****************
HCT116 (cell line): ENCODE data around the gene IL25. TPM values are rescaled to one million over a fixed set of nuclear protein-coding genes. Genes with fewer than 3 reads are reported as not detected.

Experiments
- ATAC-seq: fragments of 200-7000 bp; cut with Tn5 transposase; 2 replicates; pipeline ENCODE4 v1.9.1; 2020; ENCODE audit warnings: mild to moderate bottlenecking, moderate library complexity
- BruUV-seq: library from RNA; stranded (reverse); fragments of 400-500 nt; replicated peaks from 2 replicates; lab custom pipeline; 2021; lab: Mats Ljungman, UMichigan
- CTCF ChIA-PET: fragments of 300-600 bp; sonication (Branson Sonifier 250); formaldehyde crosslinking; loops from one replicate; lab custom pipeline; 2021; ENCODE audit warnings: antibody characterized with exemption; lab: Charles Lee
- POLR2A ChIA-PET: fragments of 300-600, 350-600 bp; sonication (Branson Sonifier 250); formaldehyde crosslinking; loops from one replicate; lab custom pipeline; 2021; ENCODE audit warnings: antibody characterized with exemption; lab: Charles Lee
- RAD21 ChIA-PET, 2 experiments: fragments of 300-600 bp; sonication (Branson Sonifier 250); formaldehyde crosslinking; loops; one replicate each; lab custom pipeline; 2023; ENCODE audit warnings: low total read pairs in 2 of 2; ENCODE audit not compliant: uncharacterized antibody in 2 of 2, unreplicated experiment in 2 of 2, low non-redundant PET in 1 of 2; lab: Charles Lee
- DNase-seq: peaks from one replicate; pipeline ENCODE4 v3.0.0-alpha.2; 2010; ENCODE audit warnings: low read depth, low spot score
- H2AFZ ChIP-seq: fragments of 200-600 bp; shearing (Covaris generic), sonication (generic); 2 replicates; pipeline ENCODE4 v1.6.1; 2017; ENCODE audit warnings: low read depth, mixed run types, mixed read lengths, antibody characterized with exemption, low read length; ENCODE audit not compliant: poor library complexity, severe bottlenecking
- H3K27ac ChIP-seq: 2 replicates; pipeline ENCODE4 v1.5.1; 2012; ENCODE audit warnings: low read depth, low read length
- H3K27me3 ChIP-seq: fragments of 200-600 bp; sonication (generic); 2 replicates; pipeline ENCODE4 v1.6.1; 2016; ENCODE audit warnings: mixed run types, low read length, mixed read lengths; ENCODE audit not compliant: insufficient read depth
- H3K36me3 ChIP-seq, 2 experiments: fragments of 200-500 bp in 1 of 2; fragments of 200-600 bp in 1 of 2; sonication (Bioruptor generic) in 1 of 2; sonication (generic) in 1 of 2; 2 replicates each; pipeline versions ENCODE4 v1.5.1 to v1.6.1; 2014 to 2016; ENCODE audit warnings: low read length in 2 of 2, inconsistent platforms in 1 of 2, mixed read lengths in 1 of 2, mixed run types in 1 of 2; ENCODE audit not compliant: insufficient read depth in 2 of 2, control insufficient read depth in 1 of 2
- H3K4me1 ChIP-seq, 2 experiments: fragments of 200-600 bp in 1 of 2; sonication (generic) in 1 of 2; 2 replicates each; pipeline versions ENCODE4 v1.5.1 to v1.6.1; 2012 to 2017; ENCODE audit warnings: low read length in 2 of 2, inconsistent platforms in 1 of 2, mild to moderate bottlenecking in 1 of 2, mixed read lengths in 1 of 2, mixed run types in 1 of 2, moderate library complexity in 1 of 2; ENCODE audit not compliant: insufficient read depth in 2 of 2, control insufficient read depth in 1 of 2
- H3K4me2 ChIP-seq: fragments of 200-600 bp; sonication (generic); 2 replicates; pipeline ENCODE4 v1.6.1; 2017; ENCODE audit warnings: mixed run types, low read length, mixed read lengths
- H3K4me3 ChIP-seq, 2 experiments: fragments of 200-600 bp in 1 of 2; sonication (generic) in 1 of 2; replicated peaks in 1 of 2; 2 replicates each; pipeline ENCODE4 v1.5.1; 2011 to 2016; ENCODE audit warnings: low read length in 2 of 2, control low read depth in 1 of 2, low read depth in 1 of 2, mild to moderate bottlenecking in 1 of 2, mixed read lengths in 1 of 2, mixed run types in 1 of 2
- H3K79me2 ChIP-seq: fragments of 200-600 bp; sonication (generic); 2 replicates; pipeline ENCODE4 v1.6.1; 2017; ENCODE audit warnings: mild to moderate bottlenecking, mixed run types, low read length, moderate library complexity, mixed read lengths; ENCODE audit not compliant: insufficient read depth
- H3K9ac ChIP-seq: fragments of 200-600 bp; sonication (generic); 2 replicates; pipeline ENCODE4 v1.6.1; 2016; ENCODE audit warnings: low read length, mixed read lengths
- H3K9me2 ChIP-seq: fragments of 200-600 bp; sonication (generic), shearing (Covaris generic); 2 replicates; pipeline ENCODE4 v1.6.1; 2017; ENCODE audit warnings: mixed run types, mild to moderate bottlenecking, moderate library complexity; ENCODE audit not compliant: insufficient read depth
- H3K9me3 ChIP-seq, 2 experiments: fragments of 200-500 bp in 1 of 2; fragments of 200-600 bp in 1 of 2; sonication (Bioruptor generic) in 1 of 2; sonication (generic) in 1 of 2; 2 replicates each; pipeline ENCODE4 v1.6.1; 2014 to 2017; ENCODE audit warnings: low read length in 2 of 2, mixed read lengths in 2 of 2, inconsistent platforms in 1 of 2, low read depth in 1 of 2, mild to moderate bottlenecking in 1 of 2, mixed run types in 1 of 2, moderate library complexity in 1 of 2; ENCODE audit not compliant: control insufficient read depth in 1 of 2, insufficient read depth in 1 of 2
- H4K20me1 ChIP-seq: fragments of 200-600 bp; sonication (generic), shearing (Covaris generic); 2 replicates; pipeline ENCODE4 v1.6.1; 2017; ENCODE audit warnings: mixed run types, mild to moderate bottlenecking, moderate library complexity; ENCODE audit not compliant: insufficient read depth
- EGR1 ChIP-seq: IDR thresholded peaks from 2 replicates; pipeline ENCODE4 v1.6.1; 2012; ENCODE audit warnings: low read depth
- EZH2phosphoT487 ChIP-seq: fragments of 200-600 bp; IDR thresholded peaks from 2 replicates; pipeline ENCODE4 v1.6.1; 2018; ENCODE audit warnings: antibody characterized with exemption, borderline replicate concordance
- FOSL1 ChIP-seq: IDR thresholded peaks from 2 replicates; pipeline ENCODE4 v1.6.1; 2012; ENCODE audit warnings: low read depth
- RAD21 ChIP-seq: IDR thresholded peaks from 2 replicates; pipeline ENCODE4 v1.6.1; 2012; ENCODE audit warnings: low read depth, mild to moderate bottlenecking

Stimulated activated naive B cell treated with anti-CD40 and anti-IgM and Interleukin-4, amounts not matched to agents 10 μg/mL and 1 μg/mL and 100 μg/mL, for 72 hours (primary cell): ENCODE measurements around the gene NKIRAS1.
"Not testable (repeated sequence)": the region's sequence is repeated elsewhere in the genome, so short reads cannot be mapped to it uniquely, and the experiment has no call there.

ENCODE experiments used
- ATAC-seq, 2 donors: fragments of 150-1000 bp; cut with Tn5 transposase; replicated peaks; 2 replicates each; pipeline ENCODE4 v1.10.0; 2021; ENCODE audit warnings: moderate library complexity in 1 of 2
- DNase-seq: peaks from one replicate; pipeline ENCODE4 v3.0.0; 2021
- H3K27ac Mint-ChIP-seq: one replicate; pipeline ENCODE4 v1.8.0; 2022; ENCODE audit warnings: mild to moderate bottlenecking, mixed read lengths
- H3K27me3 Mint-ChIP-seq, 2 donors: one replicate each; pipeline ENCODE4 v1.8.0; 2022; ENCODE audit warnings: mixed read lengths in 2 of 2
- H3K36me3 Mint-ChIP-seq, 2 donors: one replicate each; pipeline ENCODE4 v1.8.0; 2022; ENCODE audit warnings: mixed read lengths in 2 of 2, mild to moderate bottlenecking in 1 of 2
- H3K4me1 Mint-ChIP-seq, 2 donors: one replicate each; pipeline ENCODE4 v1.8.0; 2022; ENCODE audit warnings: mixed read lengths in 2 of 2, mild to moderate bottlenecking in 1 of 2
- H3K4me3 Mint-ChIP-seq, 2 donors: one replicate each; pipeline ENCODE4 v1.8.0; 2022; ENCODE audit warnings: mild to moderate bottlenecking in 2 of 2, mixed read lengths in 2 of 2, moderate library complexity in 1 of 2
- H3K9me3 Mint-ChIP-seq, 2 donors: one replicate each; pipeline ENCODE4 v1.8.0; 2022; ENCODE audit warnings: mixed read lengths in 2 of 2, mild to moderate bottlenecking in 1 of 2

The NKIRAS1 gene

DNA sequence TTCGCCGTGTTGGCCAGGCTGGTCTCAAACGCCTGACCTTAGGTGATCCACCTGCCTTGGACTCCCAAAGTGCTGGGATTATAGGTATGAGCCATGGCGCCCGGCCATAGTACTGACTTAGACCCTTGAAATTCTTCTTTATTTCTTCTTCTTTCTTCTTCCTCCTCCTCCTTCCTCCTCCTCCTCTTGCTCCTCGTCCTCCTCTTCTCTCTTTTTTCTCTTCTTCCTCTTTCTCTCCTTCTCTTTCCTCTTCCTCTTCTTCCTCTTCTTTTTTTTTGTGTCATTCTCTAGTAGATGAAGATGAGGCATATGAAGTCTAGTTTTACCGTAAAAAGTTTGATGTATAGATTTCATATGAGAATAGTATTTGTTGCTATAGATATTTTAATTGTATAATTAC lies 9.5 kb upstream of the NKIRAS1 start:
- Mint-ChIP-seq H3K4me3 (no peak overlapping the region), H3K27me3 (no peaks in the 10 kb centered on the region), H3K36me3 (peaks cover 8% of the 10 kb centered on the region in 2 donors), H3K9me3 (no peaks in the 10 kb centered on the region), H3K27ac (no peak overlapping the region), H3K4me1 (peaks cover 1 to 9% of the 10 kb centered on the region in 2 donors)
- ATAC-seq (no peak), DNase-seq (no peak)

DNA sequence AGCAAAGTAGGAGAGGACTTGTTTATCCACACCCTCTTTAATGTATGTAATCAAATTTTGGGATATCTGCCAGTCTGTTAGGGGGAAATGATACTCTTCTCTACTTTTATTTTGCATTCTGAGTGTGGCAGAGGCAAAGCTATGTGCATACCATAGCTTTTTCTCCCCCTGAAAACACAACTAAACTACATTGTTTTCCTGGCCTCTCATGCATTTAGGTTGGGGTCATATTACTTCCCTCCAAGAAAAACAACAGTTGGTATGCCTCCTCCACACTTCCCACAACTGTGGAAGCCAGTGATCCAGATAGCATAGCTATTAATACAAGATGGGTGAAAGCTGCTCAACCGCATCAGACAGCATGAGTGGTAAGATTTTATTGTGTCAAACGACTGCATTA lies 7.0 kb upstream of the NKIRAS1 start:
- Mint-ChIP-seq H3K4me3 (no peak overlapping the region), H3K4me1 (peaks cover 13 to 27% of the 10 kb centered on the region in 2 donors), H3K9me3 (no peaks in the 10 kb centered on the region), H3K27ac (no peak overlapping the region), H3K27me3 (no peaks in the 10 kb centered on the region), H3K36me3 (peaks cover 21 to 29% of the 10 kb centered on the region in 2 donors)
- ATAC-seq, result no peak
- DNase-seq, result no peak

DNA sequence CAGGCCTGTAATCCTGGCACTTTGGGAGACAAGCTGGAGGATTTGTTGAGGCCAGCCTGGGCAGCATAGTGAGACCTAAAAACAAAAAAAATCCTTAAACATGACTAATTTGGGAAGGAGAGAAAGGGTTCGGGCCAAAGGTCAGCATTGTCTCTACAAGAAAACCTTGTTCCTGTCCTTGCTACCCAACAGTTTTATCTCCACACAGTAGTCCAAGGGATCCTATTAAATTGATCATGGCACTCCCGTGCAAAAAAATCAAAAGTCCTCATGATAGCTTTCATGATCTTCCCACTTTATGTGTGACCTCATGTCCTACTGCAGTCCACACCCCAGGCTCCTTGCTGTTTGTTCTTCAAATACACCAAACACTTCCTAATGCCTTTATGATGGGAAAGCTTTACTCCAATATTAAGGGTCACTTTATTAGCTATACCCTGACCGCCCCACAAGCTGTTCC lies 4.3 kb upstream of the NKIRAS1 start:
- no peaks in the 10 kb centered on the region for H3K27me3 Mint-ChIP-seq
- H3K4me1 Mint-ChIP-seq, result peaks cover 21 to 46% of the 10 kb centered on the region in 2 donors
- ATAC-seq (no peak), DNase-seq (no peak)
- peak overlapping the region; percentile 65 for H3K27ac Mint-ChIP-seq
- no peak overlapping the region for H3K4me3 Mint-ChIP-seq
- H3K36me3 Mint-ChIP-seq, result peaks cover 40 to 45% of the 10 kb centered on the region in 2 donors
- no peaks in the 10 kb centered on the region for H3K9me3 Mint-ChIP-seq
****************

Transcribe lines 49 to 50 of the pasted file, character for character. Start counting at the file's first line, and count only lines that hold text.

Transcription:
- no peak overlapping the region for H3K4me3 Mint-ChIP-seq
- H3K36me3 Mint-ChIP-seq, result peaks cover 40 to 45% of the 10 kb centered on the region in 2 donors